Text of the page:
As I mentioned in my speech—and I would like to hear the minister’s opinion on this—it is frustrating to hear this, and our impression is that we are becoming the sacrificial lambs.

This is a small thing as compared to the big Europe-Canada treaty, it is $12 million as compared to $12 billion. But that is not how we should be looking at it. It is also a failure to respect a tradition, and I would like to hear the minister on that point.

Fisheries and OceansCommittees of the HouseRoutine Proceedings

5:25 p.m.

Conservative

Stockwell Day Conservative Okanagan—Coquihalla, BC

Mr. Speaker, it is encouraging to have a consensus from time to time. I realize it seldom occurs.

There is a consensus because the members agree. We want free trade that is fair. If there is a way to reach an agreement with the European Union, as proposed by this motion, there must be a system that will ensure that we are given consideration. I agree with that.

Europeans do not understand that it is important for us and not just in terms of culture. It is vital to the life and the economy of thousands of people here. We agree and we will continue to fight for that.

Fisheries and OceansCommittees of the HouseRoutine Proceedings

5:25 p.m.

Conservative

Cathy McLeod Conservative Kamloops—Thompson—Cariboo, BC

Mr. Speaker, it is a pleasure to participate in this important debate brought on by the May 5 vote by the European parliament to ban trade in seal products.

I would like to address some of the important issues underlying this debate, particularly those relating to wild animal hunts and the actions of animal rights activists.

We must be absolutely clear as to what is at stake.

Our animal rights opponents have a very clear agenda that will not stop with the seal hunt. They will target other wild animal hunts as well, and certainly fur trapping will again come up for scrutiny. Other sectors in Canada are also vulnerable as well to emotional, non-factual arguments of the type that have proven influential with European legislators. Attacks have been launched against Canadian forestry practices, and again we see that rural Canadians living closest to nature are the most vulnerable.

I am grateful, therefore, that this debate on the Canadian seal hunt has demonstrated the extent to which the primary products sector is so important in many regions of Canada. Most people in Europe and many in urban Canada do not realize that many small communities continue to depend for their survival on the land and the sea, much as they always have.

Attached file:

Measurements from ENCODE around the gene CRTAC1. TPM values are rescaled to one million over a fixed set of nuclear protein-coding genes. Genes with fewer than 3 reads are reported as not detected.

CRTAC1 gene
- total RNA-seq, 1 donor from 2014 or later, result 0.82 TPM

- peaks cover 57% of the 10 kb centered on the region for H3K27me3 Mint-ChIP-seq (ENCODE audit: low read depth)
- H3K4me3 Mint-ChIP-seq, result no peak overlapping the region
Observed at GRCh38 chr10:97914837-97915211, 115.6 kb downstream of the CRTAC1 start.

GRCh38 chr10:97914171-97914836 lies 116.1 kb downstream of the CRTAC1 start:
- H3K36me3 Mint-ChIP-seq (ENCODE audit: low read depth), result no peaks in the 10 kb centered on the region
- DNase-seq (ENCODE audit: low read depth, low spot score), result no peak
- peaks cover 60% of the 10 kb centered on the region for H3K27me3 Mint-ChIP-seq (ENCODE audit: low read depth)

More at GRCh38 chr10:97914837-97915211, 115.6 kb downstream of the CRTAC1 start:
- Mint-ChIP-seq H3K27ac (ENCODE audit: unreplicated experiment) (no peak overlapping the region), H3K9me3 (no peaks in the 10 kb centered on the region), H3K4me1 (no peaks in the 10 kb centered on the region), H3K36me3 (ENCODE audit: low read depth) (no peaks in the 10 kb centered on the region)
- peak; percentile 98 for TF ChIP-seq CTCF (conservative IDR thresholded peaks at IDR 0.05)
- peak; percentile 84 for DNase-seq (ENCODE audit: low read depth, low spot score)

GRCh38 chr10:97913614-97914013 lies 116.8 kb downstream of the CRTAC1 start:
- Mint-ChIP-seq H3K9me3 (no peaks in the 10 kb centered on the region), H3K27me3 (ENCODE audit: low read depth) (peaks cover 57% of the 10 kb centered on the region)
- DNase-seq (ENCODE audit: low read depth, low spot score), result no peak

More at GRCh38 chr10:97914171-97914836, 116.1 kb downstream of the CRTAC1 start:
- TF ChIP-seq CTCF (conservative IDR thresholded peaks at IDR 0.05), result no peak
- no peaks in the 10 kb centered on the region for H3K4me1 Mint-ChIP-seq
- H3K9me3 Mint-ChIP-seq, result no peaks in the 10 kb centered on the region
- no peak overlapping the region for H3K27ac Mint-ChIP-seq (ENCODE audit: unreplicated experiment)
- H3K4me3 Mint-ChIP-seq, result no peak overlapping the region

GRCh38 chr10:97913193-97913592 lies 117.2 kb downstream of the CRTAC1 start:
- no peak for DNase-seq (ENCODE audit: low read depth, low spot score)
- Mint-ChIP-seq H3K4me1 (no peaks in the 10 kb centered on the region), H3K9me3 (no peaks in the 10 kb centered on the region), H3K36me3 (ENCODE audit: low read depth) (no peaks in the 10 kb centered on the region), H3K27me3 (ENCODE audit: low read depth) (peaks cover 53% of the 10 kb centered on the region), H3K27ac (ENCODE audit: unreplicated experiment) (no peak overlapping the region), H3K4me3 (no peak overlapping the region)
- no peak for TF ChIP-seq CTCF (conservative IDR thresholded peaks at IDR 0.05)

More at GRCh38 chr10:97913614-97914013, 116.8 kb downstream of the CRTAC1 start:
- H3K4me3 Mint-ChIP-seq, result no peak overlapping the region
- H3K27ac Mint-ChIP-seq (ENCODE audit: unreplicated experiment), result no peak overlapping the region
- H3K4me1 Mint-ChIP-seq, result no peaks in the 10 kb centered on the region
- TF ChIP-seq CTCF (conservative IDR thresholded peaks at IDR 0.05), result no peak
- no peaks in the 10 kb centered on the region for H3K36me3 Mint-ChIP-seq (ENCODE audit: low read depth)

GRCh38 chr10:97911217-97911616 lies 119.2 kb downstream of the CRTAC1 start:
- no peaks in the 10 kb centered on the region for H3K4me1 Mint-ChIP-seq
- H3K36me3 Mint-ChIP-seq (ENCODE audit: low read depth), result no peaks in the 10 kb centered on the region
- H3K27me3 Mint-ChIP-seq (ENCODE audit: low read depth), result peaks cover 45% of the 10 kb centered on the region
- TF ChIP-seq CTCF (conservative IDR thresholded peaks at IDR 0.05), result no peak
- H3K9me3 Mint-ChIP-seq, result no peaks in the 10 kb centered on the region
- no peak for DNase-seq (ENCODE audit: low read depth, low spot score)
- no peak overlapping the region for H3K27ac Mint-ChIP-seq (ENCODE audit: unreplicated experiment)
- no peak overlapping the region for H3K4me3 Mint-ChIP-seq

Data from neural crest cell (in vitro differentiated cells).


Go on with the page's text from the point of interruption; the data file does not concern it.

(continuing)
We owe a great debt to the Inuit and other Canadians in Nunavut and Atlantic Canada who proudly continue with their way of life despite the insults and lies. I am encouraged, in particular, that objective conservation organizations, which have taken the time to look carefully into this issue, are highly supportive of sealing.

A good example is the IWMC World Conservation Trust, headed by Eugene Lapointe, who previously served as secretary general of the Convention on International Trade and Endangered Species. He made the following point, “The natural beauty in remote northern regions continues to exist because people maintain traditional ways of life. Central to this, is utilizing local natural resources, including seals”.

In a world where many regions, clearly, are living beyond their means, it is clear as well that rural, isolated communities with a strong sense of their place in the natural world must continue to exist.

Sealing is not a sunset industry with no relevance to the needs of today. Quite to the contrary. In addition to the pelts, which have been the main commodity, the oil and meat are increasingly valuable. Hunters have demonstrated great ingenuity in developing new uses, including the development of seal oils as a valuable diet supplement, and initial research on the medical use of seal heart valves is most encouraging.

However, it is also recognized that the challenges faced by our sealers in isolated northern and coastal communities are made much greater by actions, such as the May 5 vote in the European parliament. I am grateful that some European members of parliament took a courageous and principled stand in opposing the May 5 vote to ban trade in seal products. The French European MEP, Véronique Mathieu, was one of them. In her May 5 speech, she expressed profound disappointment and concern for the impact of the vote on Canada-EU relations.